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Mol Microbiol. 2002 Nov;46(3):889-901.

On the mechanism of substrate specificity by resistance nodulation division (RND)-type multidrug resistance pumps: the large periplasmic loops of MexD from Pseudomonas aeruginosa are involved in substrate recognition.

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1
Essential Therapeutics Inc., 850 Maude Ave., Mountain View, CA 94043, USA.

Abstract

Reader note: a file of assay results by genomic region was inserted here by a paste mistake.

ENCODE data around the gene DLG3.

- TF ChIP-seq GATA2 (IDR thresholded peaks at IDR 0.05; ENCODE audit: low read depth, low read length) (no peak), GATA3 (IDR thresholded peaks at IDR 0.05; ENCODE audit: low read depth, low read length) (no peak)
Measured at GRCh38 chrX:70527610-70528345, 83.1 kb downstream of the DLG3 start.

Tripartite efflux systems of Gram-negative bacteria that contain an inner membrane transporter belonging to the resistance nodulation division (RND) superfamily can extrude a large variety of structurally diverse compounds. To gain an insight into the molecular mechanisms of substrate recognition by these multidrug resistance (MDR) transporters, we isolated spontaneous mutations that altered the substrate specificity of the MexCD-OprJ pump from Pseudomonas aeruginosa. These mutations enabled the pump to extrude the normally non-transported beta-lactam antibiotic carbenicillin. All amino acid substitutions were mapped to the large periplasmic loops (LPLs) of the RND proper, MexD. Q34K, E89K, A292V and P328L were found in the first LPL, located between transmembrane domains (TMD) 1 and 2, whereas F608S and N673K were contained in the second LPL, located between TMD7 and TMD8. These mutations also had a substantial impact on the MexCD-OprJ-mediated transport of numerous other substrates. Subsequent replacement of amino acid residues identified above by cysteines rendered MexCD-OprJ susceptible to inhibition by a thiol-reactive agent, MIANS. Interestingly, MIANS inhibited the transport of some (pyronin, EtBr) but not other (ANS, Leu-Nap) substrates of the pump. Our results suggest that the precise structure of the periplasmic loops of MexD determines the rate of transport of individual substrates. These results are consistent with the hypothesis that, in the case of RND transporters, the LPLs are directly implicated in substrate recognition and contain multiple sites of interaction for various structurally diverse compounds.

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